There are some known facts: family movies do well over the Thanksgiving weekend and movies about Christmas and the holidays do especially well with How the Grinch Stole Christmas, starring Jim Carrey, being a hallmark for this phenomenon and movies like Elf, Christmas with the Kranks and Four Christmases benefitting greatly from their Christmas themes.
This is actually a good thing for DreamWorks Animation’s
Rise of the Guardians, based on the book series by William Joyce, which combines both the key ingredients for a Thanksgiving hit, making it somewhat surprising this will be the first time DreamWorks Animation has opened their holiday movie over Thanksgiving, since they usually prefer early November. This is a smart move since they know that the presence of Santa Claus, called “North” in the movie and voiced by Alec Baldwin, makes this a bonafide Christmas movie, even though the Easter Bunny, the Tooth Fairy and Jack Frost are also in the movie, voiced by Hugh Jackman, Isla Fisher and Chris Pine, respectively.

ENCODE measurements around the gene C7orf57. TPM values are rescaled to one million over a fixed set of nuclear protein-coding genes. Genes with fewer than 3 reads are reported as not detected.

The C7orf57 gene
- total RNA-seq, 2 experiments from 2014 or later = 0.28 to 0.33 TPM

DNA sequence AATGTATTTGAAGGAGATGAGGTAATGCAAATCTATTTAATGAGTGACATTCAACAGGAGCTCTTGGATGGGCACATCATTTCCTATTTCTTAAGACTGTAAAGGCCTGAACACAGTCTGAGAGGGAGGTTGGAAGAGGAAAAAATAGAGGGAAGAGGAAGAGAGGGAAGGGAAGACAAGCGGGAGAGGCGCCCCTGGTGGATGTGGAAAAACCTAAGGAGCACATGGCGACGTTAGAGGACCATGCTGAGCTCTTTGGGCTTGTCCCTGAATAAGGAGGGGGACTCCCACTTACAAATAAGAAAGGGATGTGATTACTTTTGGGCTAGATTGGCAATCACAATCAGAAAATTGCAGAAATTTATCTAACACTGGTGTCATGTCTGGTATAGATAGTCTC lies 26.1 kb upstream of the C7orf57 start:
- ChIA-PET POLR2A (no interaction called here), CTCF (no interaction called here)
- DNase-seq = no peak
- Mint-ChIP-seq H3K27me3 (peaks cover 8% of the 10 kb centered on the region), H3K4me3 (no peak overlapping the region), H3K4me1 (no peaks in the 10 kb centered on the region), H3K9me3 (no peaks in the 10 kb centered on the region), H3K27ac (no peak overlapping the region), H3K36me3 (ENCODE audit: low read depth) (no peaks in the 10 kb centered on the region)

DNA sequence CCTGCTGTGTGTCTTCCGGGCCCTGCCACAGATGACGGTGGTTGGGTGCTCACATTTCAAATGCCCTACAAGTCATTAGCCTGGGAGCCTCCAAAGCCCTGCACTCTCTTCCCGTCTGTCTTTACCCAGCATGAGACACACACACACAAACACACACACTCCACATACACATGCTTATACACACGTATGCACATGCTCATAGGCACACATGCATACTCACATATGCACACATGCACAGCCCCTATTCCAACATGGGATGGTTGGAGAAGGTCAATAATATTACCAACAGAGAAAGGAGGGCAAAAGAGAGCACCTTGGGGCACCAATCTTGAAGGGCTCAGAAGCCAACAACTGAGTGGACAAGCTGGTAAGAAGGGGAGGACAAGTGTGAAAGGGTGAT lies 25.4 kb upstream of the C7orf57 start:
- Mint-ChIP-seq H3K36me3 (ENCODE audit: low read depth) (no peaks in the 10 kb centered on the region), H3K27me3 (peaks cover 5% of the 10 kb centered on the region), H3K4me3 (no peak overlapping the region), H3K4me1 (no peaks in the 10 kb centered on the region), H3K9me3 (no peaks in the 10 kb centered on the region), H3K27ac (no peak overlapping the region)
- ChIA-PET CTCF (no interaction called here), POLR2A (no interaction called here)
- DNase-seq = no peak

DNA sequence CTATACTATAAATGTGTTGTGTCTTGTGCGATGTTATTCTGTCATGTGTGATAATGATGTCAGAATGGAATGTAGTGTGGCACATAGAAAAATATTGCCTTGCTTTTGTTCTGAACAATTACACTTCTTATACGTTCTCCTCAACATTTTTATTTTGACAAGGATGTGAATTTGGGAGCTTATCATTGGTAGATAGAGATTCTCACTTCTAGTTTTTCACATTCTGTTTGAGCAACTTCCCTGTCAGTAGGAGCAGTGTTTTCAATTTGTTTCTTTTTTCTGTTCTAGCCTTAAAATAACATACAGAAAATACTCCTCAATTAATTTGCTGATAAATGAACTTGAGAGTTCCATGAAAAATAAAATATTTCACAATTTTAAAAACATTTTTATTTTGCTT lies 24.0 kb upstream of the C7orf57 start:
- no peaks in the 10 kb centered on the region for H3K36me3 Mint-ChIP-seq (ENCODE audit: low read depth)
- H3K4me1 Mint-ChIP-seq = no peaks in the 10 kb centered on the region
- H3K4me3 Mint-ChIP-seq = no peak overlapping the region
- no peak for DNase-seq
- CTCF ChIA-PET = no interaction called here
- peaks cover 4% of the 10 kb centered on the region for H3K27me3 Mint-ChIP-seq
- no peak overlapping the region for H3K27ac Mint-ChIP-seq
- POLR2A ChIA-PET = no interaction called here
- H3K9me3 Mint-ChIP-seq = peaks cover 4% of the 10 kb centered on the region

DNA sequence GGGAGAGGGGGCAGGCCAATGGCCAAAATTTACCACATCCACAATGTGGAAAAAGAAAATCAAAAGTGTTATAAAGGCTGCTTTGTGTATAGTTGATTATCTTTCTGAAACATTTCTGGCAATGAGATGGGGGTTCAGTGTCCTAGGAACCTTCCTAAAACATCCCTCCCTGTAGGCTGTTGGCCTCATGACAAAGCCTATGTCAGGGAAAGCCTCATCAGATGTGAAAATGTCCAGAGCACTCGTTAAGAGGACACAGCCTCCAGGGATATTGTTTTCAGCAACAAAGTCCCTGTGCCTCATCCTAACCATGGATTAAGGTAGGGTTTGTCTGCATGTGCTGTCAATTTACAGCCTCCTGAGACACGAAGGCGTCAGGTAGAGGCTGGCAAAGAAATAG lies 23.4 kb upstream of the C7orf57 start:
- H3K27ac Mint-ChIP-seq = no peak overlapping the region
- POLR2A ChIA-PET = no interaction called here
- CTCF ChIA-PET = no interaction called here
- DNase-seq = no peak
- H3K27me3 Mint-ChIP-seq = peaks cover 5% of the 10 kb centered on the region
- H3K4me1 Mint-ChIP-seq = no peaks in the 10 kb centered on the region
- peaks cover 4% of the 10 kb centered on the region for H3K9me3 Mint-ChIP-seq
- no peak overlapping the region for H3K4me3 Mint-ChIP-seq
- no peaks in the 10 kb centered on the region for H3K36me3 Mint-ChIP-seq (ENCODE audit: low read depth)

This is probably going to be the first choice for kids and parents this weekend with Disney’s Wreck-It Ralph being a strong second, although that will be in its fourth weekend and probably will have done a good amount of business already. Then again, we do have to remind ourselves of last year when Sony Pictures Animation’s Arthur Christmas opened to a disappointing $16.3 million in 3,376 theaters despite having all the elements that should have made it a hit. Not having “Christmas” boldly emblazoned in the title does put Rise of the Guardians at a slight disadvantage, although we think DWA and Paramount will be pulling out the marketing stops to make sure parents and kids know that the Guardians are coming to town.